Wendy’s greets you with a smile, or at least Wendy herself does. The smiling redhead has become a familiar sight around the country, and the square burgers the brand sells stand out amid the circular competition. Over the years, the chain has fostered a reputation for quality food — particularly fresh rather than frozen beef. That goes without mentioning the chain’s signature Frosty dessert or its dedication to making salads available.
How well do you really know Wendy’s, though? What hides behind the star’s bright smile? The Wendy’s Mascot has her own untold truth, but this is about your relationship with the chain.
The truth is that Wendy’s probably knows you better than you think, and the chain uses that information to its advantage. This fast-food stalwart has a lot of tricks up its sleeve, and it employs a range of masterful strategies to get you through the door, change your order, and convince you that spending more money generates greater savings. Whether you love this American fast food icon or avoid it, once you’re wise to these tactics, you may change your next drive-thru order.
1. Paying big for toppings
A great untold truth of Wendy’s is that while quality is their fame, toppings is their game. According to listings on Real Menu Prices, when Dave’s Hot ‘n’ Juicy ¼ lb. Single with Cheese costs $4.19, Dave’s Hot ‘n’ Juicy ½ lb. Double with Cheese costs $5.19. Doubling your meat only costs a dollar more, so why does a Son of Baconater (with a single patty) cost $4.69 while a Jr. Bacon Cheeseburger (which also has a single patty) costs $1.99?
At Wendy’s, it’s all about the toppings. For example, a Jr Bacon Cheeseburger costs $1.99. It already has bacon and cheese, so other burgers shouldn’t be able to use those as a substantial price markup. The Triple Bacon Jalapeno Burger has three patties, so it makes sense for it to cost $3 more, which would be around $5, right? Business Insider notes that it costs $8.59. The pickled jalapenos, fried onions, cheese sauce, and jalapeno sauce are the only difference. Apparently, these few additional toppings are worth more on their own than one and a half Jr Bacon Cheeseburgers.
2. Believing the salads are super healthy
Salads are supposed to be healthy. They’re full of raw vegetables that crunch and give you lots of fiber with very few calories. At least, that’s the theory. Although these salads have lots of lettuce, Wendy’s healthier options aren’t as healthy as you might assume. A full-size seasonal Summertime Strawberry Salad and basic Parmesan Caesar Salad are the only two under 500 calories, as reported by FastFoodNutrition.org.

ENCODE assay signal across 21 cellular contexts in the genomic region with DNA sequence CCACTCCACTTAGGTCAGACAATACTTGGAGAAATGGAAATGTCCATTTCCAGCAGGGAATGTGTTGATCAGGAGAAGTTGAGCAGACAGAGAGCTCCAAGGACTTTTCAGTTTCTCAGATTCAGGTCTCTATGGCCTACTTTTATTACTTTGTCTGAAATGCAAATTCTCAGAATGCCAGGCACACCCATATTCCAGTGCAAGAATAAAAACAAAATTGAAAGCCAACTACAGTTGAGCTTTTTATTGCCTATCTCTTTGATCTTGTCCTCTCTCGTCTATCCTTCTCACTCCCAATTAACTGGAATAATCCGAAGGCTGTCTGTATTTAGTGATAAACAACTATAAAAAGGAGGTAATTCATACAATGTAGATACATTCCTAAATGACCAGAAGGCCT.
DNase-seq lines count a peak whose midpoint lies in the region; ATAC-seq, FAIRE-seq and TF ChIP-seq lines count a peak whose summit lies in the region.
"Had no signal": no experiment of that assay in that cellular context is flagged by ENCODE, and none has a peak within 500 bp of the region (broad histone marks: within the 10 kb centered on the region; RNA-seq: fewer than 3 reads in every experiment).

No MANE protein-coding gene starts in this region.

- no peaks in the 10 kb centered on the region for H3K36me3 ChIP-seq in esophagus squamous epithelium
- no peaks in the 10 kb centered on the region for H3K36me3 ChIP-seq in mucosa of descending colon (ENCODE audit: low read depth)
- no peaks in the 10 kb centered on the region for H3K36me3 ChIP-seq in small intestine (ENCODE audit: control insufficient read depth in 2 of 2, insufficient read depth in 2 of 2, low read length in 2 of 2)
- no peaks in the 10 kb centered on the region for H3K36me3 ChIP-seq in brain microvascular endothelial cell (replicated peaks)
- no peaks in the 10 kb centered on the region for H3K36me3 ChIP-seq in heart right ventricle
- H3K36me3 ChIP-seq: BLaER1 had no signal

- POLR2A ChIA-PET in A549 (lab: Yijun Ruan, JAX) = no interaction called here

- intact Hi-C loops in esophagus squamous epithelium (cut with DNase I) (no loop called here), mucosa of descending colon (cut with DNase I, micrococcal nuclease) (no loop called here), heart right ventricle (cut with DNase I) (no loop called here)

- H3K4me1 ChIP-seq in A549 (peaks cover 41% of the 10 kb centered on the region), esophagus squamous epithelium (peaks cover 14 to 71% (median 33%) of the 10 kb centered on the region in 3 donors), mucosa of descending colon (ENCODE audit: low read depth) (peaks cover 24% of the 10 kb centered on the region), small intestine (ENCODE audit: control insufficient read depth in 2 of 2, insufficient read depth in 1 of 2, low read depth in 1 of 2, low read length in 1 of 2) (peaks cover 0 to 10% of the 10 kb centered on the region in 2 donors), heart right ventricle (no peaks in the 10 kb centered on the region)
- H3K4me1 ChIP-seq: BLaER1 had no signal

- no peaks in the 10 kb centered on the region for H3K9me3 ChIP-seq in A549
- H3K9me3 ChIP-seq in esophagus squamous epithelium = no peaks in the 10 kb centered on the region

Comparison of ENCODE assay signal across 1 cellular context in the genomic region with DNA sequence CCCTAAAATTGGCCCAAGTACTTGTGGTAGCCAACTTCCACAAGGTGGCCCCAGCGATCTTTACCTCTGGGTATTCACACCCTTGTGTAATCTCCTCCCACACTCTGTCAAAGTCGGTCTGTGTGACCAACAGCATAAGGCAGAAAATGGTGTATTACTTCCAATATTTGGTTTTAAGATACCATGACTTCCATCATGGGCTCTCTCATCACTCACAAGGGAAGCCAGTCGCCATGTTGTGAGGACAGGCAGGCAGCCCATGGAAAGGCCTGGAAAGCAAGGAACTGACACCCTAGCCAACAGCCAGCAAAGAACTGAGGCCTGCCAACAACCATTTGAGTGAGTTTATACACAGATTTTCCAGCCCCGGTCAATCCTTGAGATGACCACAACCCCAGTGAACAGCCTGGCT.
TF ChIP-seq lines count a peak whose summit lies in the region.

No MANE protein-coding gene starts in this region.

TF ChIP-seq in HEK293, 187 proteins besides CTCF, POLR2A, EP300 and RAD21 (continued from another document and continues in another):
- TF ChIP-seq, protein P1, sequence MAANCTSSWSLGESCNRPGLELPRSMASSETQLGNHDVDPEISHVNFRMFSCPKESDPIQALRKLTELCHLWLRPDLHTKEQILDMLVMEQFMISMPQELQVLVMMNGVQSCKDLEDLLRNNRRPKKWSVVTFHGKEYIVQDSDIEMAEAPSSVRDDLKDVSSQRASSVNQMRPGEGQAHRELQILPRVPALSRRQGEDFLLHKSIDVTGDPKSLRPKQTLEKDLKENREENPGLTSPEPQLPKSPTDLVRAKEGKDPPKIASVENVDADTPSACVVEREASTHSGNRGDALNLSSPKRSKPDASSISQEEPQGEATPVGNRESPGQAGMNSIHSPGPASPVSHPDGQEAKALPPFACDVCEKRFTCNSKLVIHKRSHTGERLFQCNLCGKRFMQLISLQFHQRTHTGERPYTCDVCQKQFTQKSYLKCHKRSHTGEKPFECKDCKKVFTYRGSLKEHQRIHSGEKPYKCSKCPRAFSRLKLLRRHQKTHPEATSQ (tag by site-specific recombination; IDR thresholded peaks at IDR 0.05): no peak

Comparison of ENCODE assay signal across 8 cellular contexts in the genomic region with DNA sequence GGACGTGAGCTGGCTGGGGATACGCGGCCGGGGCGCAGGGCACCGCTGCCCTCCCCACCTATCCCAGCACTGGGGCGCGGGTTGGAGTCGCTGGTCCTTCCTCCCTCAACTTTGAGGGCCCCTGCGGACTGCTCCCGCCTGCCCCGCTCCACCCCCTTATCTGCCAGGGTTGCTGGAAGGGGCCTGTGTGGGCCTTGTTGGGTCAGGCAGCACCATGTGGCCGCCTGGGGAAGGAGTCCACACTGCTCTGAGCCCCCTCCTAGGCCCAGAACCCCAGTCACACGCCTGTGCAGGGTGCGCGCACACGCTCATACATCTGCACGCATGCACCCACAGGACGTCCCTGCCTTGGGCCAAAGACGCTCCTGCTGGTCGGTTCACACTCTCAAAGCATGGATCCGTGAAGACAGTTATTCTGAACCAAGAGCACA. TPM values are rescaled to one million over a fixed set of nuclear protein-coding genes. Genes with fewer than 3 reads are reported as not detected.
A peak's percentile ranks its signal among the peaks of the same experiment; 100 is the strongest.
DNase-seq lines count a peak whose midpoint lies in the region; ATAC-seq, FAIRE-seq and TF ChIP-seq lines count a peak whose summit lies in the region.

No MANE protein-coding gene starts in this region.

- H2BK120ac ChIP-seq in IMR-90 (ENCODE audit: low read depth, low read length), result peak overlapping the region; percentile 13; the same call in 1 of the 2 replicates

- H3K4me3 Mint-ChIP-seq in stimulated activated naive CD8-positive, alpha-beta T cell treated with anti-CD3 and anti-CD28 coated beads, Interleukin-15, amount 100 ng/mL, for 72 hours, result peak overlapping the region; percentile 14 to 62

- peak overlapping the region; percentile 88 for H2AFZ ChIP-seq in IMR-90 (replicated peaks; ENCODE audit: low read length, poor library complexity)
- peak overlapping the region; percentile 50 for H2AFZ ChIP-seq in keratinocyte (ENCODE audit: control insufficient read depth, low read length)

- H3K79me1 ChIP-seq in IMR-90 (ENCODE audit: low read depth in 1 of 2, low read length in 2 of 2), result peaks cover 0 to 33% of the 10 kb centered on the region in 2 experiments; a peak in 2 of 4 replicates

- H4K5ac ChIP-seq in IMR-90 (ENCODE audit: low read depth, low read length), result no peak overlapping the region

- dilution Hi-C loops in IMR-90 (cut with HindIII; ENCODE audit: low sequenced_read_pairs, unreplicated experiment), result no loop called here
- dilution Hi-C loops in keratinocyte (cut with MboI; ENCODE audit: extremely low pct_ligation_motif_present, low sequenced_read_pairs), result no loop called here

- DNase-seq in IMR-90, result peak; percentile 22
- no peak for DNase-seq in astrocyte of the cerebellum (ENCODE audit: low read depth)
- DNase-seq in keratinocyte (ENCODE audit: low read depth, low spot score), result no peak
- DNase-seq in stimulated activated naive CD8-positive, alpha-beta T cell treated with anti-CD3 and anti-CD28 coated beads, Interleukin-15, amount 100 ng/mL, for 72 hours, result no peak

Some offenders are worse than others, according to Eat This, Not That. Your diet does not have a friend in Wendy’s Taco Salad. With 620 calories, 28 grams of fat (10 grams saturated fat), 66 grams of carbs, and a whopping 1,760 milligrams of salt, it delivers a lot more than healthy greens. Despite the bacon, the Southwest Avocado Chicken Salad may be a superior choice. It still has 610 calories and 41 grams of fat (11 grams saturated fat), but it only has 18 grams of carbs, and it has 500 fewer milligrams of sodium. Even better, where the Taco Salad only provides 28 grams of protein to keep you full and energized, the Southwest packs in 43 grams.
It’s worth noting all the salads have fewer calories if you use the dressing sparingly. You could skip it entirely, but dressing hides many flaws of fast food salads, and that’s not how they are designed to be eaten.
3. Dishing out for limited time menu items
Life is short, especially when you’re a specialty item on the Wendy’s menu. Although all fast food restaurants cycle through seasonal treats, Wendy’s goes through premium goodies quickly, and they don’t promise a return. Unlike the inevitable rise of the fish sandwich every spring, Wendy’s doesn’t always bring back menu items, even if they’re popular. Why? They do it so you’ll buy what’s next.
In a piece on limited-time-only sales and promotions, Time reports a customer "worries they’ll feel left out" if they miss a sale. Specialty items at Wendy’s operate under the same principle, and because Wendy’s rarely announces an item is about to leave, every minute with your favorite could be your last. Alas, Pretzel Bacon Pub Cheeseburger, gone (maybe forever), but fondly remembered.
According to Psychology Today, part of a great limited-time sale strategy is aggressive social media marketing, something we all know Wendy’s has mastered. You see the new sandwich online, and suddenly it’s everywhere. If you’re an experienced Wendy’s connoisseur, you know flashy new sandwiches are here for a good time, not a long time. It becomes an urgent matter Wendy’s is happy to remind you about every time you check your Twitter.
If you eat it and you like it, then you’re really hooked, because your new favorite has a fickle mistress. Why not go again and enjoy it while you can? When the new sandwich drop-kicks this one off the menu, the game begins again.
4. The Wendy’s menu hides the value options